A biologic product may also be subject to official lot release, meaning that the manufacturer is required to perform certain tests on each lot of the product before it is released for distribution. If the product is subject to official lot release, the manufacturer must submit samples of each lot, together with a release protocol showing a

 

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summary of the history of manufacture of the lot and the results of all of the manufacturer’s tests performed on the lot, to the FDA. The FDA may in addition perform certain confirmatory tests on lots of some products before releasing the lots for distribution. Finally, the FDA will conduct laboratory research related to the safety, purity, potency, and effectiveness of pharmaceutical products.

Once an approval is granted, the FDA may withdraw the approval if compliance with regulatory requirements and standards is not maintained or if problems occur after the product reaches the market. Later discovery of previously unknown problems with a product, including adverse events of unanticipated severity or frequency, or with manufacturing processes, or failure to comply with regulatory requirements, may result in revisions to the approved labeling to add new safety information; imposition of post-market studies or clinical trials to assess new safety risks; or imposition of distribution or other restrictions under a REMS program. Other potential consequences include, among other things:

 

   

restrictions on the marketing or manufacturing of the product, suspension of the approval, complete withdrawal of the product from the market, or product recalls;

 

   

fines, untitled letters or warning letters, or holds on post-approval clinical trials;

 

   

refusal of the FDA to approve pending BLAs or supplements to approved BLAs, or suspension or revocation of product license approvals;

 

   

product seizure or detention, or refusal to permit the import or export of products; or

 

   

injunctions or the imposition of civil or criminal penalties.

The FDA strictly regulates marketing, labeling, advertising, and promotion of products that are placed on the market. Pharmaceutical products may be promoted only for the approved indications and in accordance with the provisions of the approved label. The FDA and other agencies actively enforce the laws and regulations prohibiting the promotion of off-label uses, and a company that is found to have improperly promoted off-label uses may be subject to significant liability.

Orphan Drug Designation

Orphan drug designation in the United States is designed to encourage sponsors to develop products intended for rare diseases or conditions. In the United States, a rare disease or condition is statutorily defined as a condition that affects fewer than 200,000 individuals in the United States or that affects more than 200,000 individuals in the United States and for which there is no reasonable expectation that the cost of developing and making available the biologic for the disease or condition will be recovered from sales of the product in the United States.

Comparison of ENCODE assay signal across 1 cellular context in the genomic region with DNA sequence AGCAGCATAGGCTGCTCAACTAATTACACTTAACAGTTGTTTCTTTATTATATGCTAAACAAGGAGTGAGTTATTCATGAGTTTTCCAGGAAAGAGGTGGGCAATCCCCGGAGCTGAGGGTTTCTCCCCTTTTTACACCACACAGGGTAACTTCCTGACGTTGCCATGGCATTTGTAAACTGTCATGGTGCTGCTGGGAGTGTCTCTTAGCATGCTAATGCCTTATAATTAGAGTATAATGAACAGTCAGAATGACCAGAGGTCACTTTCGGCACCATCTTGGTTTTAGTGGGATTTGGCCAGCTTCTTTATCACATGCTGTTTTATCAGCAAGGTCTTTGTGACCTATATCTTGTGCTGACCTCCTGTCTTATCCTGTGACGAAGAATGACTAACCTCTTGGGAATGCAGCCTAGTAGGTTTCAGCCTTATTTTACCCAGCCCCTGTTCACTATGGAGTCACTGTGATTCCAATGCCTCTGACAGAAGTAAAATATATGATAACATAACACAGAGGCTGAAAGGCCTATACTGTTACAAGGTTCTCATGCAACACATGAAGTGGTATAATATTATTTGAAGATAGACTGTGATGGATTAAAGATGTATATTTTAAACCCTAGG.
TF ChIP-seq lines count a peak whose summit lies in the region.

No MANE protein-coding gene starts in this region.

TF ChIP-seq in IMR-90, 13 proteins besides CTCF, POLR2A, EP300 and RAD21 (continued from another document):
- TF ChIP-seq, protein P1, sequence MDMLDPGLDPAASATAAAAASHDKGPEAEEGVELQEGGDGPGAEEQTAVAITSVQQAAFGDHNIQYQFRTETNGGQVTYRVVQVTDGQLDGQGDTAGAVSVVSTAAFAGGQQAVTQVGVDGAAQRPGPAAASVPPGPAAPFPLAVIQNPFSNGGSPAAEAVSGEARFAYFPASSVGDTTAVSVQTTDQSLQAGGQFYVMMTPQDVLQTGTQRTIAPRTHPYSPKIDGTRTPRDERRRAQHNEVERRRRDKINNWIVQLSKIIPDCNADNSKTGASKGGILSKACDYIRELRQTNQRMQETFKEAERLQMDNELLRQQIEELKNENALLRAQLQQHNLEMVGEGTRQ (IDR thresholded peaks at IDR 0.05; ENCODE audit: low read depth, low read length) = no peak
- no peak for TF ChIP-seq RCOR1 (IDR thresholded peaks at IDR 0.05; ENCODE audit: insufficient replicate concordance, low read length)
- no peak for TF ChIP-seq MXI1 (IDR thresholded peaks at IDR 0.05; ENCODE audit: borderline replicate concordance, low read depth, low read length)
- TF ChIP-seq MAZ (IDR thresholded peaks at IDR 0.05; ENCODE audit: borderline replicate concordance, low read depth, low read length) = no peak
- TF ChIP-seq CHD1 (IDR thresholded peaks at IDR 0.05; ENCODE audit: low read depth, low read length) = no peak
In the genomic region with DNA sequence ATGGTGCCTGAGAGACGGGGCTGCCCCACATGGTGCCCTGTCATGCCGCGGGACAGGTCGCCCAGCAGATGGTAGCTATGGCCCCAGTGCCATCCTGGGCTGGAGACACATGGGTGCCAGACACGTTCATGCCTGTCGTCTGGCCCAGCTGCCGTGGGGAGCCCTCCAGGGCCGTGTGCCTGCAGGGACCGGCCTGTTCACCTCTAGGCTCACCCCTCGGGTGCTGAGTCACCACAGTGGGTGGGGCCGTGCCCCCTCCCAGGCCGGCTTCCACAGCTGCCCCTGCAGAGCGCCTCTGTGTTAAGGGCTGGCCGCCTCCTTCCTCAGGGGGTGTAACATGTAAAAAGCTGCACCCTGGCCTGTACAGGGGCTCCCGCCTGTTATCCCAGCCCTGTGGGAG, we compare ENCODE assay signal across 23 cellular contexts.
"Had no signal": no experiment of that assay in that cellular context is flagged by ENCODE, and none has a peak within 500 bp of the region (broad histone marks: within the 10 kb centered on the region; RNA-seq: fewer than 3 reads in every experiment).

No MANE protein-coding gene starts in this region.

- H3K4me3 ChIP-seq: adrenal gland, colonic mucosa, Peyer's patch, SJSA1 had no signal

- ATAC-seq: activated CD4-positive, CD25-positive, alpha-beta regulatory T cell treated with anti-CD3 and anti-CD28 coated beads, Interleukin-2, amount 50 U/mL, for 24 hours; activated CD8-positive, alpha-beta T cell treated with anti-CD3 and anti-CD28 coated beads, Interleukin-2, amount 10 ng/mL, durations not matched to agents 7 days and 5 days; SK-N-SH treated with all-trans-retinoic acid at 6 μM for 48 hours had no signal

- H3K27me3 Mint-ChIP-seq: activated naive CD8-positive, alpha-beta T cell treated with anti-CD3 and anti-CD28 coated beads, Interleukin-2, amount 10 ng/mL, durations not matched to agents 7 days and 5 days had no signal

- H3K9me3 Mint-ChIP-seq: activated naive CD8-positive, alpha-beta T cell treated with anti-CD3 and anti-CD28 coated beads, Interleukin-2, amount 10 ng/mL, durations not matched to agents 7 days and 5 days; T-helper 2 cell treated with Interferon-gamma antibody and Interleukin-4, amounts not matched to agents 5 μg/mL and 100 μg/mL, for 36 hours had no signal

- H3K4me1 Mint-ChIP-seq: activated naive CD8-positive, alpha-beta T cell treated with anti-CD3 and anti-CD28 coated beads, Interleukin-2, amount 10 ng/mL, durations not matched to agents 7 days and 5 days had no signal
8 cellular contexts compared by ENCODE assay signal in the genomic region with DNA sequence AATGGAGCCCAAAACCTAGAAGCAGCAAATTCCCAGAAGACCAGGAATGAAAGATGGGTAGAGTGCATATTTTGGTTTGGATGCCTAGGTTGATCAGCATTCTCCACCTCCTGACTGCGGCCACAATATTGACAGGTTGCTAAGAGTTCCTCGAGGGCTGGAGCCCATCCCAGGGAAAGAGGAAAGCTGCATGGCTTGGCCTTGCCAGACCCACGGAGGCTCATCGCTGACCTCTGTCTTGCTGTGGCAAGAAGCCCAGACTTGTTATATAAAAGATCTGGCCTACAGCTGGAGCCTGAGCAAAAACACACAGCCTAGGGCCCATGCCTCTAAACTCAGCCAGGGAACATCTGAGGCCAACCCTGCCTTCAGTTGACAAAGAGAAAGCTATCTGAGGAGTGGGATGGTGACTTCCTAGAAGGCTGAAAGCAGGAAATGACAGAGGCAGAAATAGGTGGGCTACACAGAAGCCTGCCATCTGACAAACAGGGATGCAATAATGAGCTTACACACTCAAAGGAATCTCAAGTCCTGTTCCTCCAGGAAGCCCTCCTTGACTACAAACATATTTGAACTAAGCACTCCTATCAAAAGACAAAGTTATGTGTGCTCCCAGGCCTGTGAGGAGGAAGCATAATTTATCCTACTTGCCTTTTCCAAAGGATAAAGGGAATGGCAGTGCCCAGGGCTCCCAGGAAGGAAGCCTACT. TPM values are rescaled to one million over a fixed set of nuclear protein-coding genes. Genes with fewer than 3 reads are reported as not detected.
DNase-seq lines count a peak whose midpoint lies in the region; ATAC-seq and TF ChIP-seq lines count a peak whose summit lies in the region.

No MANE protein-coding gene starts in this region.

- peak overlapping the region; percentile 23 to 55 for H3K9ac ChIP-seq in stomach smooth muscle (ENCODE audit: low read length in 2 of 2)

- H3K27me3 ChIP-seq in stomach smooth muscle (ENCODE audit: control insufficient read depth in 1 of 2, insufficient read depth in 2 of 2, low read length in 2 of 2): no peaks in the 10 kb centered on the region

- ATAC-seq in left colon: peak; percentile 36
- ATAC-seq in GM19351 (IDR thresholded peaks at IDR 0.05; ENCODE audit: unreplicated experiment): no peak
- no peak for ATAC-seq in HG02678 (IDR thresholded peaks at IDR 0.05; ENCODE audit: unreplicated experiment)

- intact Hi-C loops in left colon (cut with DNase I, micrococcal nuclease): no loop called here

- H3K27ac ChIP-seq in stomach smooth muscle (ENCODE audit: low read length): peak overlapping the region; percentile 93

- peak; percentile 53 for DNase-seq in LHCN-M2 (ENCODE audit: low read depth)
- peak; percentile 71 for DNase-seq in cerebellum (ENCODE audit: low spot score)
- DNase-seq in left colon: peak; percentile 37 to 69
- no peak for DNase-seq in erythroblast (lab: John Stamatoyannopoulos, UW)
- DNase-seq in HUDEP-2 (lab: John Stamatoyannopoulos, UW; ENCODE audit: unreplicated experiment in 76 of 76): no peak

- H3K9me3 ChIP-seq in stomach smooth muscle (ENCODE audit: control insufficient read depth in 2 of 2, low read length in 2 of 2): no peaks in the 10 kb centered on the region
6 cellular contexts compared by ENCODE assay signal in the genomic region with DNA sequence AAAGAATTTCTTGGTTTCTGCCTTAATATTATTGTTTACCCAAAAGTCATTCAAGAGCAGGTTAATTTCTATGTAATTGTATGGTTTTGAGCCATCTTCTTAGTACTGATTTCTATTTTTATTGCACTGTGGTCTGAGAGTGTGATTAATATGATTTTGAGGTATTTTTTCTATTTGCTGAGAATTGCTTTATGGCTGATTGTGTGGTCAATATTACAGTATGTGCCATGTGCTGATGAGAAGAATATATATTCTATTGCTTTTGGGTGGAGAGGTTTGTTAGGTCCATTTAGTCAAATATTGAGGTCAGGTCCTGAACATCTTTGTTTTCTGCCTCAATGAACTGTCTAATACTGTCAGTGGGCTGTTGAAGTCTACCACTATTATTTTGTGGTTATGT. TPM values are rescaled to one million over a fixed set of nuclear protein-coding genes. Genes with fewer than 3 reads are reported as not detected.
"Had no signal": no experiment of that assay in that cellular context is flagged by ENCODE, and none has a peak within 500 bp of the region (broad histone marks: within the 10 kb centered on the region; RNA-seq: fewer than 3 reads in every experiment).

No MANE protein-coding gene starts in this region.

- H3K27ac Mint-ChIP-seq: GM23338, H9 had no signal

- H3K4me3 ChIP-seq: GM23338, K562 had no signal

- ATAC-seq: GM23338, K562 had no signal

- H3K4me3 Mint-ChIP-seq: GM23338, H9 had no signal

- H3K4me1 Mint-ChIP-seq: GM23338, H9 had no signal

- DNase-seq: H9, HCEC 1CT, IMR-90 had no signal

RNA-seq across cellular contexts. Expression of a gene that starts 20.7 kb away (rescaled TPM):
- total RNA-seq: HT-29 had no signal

Orphan drug designation qualifies a company for tax credits and market exclusivity for seven years following the date of the product’s marketing approval if granted by the FDA for the first drug with such designation. An application for designation as an orphan product can be made any time prior to the filing of an application for approval to market the product. A product becomes an orphan when it receives orphan drug designation from the Office of Orphan Products Development (OOPD) at the FDA based on acceptable confidential requests made under the regulatory provisions. The product must then go through the review and approval process like any other product.

A sponsor may request orphan drug designation of a previously unapproved product or new orphan indication for an already marketed product. In addition, a sponsor of a product that is otherwise the same product as an already approved orphan drug may seek and obtain orphan drug designation for the subsequent product for the same rare disease or condition if it can present a plausible hypothesis that its product may be clinically superior to the first drug. More than one sponsor may receive orphan drug designation for the same product for the same rare disease or condition, but each sponsor seeking orphan drug designation must file a complete request for designation.

 

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The period of exclusivity begins on the date that the marketing application is approved by the FDA and applies only to the indication for which the product has been designated. The FDA may approve a second application for the same product for a different use or a second application for a clinically superior version of the product for the same use. The FDA cannot, however, approve the same product made by another manufacturer for the same indication during the market exclusivity period unless it has the consent of the sponsor or the sponsor is unable to provide sufficient quantities.

Biosimilars and Exclusivity